Progress on closing the gap between men’s and women’s wages in the U.S. economy has been glacially slow in recent decades—and gender wage parity has become a top priority for those committed to ensuring the economic security of American women. This priority is absolutely essential. No matter how you cut it, the gender wage gap is real and it matters. That said, pay parity cannot be the only goal for those looking to improve the economic lot of American women.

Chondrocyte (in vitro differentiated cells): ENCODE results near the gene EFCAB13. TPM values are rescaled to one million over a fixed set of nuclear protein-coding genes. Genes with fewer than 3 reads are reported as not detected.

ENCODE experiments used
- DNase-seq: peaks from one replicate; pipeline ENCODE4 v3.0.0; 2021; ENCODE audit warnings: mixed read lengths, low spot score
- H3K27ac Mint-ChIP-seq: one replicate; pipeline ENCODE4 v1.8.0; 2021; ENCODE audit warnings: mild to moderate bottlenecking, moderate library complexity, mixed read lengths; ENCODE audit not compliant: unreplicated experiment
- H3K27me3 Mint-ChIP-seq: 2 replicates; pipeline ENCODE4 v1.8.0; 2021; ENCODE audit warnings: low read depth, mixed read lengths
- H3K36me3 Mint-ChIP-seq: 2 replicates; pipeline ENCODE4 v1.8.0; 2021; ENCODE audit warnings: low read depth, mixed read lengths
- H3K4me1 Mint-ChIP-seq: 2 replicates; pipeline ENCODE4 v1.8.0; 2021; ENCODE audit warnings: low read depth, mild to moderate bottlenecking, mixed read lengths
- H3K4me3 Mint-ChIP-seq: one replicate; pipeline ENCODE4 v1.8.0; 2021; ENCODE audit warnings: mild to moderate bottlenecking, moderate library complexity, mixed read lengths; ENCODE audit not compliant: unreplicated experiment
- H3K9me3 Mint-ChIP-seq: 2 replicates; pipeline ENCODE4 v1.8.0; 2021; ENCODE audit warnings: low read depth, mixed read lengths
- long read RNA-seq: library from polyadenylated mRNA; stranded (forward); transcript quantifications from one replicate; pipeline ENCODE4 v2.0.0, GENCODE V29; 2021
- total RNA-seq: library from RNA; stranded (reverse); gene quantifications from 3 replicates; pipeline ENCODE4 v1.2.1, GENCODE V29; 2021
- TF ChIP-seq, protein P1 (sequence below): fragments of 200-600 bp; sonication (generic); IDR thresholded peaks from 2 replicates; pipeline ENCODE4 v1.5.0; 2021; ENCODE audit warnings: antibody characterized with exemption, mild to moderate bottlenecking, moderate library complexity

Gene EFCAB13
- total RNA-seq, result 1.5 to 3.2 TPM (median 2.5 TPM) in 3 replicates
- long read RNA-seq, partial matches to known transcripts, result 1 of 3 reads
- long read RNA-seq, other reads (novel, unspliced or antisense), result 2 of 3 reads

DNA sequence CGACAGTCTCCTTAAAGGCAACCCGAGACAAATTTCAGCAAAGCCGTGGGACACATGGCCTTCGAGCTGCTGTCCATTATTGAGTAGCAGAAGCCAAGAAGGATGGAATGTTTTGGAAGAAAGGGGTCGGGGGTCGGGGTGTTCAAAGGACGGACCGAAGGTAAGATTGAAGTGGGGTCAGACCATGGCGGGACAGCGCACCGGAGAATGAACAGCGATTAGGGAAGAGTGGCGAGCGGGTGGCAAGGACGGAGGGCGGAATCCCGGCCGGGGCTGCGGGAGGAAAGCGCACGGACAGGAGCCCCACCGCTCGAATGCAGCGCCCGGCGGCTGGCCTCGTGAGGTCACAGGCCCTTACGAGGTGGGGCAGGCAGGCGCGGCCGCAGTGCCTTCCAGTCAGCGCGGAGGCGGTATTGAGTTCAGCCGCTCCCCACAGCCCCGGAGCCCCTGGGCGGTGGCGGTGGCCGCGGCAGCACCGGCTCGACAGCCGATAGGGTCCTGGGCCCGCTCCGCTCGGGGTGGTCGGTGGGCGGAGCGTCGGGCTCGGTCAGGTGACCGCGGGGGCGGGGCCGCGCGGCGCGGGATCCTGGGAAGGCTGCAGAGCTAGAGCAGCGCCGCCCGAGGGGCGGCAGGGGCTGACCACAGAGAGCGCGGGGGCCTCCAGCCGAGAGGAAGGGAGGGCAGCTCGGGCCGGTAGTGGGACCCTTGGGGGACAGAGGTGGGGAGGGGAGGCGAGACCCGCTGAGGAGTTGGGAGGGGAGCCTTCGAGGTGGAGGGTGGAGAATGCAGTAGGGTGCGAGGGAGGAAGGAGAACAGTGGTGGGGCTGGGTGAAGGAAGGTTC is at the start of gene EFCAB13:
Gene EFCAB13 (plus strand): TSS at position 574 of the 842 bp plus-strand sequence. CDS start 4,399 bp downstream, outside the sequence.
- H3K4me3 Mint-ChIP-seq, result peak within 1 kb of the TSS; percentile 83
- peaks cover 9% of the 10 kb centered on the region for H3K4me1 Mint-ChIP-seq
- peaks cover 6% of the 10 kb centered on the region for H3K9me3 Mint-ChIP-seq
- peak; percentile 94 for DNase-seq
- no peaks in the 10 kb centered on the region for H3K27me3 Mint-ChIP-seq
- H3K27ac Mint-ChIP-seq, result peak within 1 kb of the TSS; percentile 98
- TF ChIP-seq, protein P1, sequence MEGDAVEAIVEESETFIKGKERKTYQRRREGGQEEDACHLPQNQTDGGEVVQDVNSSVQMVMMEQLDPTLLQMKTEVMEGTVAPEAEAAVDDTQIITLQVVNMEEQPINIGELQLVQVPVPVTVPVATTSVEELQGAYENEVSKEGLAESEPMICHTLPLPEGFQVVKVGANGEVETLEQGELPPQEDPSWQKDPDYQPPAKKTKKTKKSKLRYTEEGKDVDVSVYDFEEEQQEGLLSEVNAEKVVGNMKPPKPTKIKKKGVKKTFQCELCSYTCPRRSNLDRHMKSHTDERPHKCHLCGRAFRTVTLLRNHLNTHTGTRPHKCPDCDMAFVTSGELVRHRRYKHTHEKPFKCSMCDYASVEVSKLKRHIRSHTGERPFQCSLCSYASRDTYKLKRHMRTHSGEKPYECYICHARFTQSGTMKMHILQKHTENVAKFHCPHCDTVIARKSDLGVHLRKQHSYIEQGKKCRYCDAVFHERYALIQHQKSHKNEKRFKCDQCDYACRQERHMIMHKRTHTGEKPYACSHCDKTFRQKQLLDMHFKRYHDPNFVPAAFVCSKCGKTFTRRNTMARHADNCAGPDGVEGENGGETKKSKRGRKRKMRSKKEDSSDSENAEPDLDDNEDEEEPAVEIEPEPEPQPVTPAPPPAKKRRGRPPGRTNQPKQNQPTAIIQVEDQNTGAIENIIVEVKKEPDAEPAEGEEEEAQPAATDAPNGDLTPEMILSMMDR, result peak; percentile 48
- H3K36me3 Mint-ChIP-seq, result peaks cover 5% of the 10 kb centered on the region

A better workplace infrastructure means stronger labor standards that not only provide decent wages, but also let workers take care of themselves or family members when they are sick. Policies that help workers, particularly women, balance work and family could meaningfully improve their ability to participate in the labor force. And, this increase in labor force participation would mean more earnings for families and more economic activity for the country.